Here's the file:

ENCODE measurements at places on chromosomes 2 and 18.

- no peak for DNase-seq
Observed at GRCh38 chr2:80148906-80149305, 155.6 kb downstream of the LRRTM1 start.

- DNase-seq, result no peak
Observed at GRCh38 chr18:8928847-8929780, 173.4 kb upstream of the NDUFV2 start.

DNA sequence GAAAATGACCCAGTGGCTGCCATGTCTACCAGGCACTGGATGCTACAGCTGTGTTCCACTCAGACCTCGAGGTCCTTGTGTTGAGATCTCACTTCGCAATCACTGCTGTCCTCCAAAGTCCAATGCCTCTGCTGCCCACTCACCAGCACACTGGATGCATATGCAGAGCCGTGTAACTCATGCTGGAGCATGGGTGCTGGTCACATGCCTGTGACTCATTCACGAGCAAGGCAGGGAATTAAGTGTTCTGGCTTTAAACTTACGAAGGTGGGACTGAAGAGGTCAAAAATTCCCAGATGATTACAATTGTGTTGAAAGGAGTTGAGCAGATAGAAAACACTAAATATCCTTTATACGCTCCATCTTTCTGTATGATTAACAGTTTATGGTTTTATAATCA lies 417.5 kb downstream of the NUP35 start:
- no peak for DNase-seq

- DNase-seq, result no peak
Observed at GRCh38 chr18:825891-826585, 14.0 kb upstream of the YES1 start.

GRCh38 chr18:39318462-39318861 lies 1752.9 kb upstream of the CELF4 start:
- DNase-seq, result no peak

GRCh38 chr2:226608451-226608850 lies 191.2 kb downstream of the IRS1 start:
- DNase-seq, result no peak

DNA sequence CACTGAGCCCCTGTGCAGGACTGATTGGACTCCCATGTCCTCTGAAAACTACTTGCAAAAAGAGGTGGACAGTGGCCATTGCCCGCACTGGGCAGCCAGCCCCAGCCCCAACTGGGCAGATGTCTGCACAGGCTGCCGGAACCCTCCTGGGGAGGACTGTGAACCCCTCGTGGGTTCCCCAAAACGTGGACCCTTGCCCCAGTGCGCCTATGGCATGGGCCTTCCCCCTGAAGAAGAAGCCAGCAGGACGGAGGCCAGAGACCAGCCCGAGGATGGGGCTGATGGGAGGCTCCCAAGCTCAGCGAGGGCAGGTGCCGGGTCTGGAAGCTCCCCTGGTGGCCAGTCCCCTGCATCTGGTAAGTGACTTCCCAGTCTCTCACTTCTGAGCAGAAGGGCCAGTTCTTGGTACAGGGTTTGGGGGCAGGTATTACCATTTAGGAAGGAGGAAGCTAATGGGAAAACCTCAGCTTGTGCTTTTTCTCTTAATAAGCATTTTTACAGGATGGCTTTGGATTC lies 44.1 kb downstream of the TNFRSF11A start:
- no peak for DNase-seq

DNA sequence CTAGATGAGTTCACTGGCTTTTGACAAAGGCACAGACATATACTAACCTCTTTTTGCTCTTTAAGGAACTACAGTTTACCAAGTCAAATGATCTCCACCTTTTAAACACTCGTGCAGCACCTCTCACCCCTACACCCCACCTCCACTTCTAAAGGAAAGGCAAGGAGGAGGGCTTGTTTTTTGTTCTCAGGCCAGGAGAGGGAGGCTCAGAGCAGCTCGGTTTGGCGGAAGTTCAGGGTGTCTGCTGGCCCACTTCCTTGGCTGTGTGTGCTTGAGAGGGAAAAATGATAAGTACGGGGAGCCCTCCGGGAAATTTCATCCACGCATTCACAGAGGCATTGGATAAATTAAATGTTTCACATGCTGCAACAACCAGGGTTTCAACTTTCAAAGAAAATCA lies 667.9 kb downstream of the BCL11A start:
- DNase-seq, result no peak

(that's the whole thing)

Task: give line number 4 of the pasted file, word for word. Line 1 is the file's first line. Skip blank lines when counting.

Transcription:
- DNase-seq, result no peak